Philip Holmes had a close association with the Borough Group, becoming particularly tight with David Bomberg, Frank Auerbach and Leon Kossoff. He is particularly recognised for his landscape painting, for which he travelled extensively, but he also focussed on British landscapes: from the mountainous landscapes of Wales and Scotland to the rugged coastlines and tin mines of Cornwall, and the fens and huge skies of Norfolk.
Born in London in 1924, Holmes joined the RAF cadets in 1939 at the outbreak of the Second World War and later became a radar navigator for B24 bombers in Egypt and then Italy. At the end of the war he aided the re-installation of the galleries in the Uffizzi in Florence. In 1948 he enrolled at the St Martin’s School of Art in London where he met Leon Kossoff and Frank Auerbach. Soon afterwards, the three began attending David Bomberg’s classes at Borough Polytechnic where they were encouraged to draw and paint the city’s many new building sites. Of the three, it was Holmes who developed the closest links to Bomberg and his teaching, eventually becoming a member of the Borough Bottega after its formation in 1953.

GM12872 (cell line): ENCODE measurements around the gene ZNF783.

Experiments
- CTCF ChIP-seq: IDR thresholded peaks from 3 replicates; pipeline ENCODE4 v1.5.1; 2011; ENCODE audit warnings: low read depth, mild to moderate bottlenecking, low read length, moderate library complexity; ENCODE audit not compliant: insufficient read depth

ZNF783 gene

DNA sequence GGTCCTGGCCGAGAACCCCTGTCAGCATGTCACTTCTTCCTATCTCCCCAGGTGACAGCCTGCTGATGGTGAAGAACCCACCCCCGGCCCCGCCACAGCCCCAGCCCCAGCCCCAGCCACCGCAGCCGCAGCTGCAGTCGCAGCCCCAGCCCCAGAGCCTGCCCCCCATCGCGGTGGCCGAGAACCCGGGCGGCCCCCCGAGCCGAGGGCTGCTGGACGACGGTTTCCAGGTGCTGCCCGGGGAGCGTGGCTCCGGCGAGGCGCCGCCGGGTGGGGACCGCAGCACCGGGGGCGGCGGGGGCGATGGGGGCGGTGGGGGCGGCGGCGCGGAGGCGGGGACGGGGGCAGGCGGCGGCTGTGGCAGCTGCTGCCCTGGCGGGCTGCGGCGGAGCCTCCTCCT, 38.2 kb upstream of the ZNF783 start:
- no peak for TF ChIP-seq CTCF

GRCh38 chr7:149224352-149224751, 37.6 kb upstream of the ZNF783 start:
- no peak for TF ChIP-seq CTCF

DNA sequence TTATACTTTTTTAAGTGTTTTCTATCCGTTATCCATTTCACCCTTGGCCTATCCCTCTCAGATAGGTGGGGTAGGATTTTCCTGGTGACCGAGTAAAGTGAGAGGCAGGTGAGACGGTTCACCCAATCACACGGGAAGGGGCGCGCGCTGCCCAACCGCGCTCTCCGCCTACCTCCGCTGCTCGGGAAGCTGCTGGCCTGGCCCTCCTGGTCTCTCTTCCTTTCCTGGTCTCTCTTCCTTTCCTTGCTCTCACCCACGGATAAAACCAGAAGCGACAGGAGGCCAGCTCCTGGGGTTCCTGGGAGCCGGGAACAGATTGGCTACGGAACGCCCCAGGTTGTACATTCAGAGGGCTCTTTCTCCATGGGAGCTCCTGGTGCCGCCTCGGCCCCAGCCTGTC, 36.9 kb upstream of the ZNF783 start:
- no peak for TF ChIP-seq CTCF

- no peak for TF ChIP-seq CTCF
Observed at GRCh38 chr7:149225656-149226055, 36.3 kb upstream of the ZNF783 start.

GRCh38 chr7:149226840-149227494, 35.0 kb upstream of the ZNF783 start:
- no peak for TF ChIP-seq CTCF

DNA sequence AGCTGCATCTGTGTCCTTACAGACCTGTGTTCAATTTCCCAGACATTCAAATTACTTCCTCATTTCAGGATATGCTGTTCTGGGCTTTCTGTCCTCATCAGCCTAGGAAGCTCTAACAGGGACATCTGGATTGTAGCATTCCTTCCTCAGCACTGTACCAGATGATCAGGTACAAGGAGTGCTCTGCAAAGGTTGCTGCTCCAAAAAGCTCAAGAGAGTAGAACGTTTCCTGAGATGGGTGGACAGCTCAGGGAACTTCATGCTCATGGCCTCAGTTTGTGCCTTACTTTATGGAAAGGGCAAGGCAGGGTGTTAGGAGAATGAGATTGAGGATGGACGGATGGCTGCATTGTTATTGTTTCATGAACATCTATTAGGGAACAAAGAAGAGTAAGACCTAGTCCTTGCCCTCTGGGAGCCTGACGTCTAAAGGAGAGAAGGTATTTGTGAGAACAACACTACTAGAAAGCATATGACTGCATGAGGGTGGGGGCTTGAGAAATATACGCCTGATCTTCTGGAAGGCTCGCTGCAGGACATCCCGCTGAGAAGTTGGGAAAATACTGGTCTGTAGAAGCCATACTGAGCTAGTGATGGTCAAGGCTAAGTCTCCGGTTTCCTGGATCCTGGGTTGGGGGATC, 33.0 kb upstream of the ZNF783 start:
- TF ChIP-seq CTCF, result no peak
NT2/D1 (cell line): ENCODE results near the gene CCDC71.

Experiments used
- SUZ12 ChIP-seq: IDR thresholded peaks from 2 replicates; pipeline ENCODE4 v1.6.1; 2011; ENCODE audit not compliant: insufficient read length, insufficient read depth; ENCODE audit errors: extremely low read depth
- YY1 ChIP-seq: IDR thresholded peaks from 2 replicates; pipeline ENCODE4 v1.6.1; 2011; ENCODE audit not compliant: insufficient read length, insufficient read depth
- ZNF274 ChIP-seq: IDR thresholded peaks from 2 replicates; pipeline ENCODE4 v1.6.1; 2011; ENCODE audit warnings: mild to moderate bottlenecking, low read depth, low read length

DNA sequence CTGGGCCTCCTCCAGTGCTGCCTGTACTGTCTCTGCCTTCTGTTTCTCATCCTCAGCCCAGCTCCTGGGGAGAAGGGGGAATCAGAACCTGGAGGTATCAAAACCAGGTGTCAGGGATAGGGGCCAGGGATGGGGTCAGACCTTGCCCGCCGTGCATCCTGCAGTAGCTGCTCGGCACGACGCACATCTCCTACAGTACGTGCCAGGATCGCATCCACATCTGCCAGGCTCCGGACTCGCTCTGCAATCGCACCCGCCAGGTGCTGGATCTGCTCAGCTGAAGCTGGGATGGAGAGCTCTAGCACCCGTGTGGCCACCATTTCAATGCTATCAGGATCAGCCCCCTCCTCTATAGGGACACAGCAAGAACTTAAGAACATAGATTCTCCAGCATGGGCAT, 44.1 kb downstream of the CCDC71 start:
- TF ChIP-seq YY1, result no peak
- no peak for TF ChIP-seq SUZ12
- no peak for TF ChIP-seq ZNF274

Holmes moved to Spain in 1954 and lived for a short while with Bomberg and Lilian at Casa de la Virgen before moving to the Pensión Progresso in Ronda. On his return to London he set up a studio in Kensington, before relocating his family to a new studio and home in Islington in the mid 1960’s. He remained at this studio for the rest of his life. Solo exhibitions of his work in London during the 1950’s were held at the RBA Galleries, The ICA Gallery, the Studio Gallery and Beaux Arts Gallery.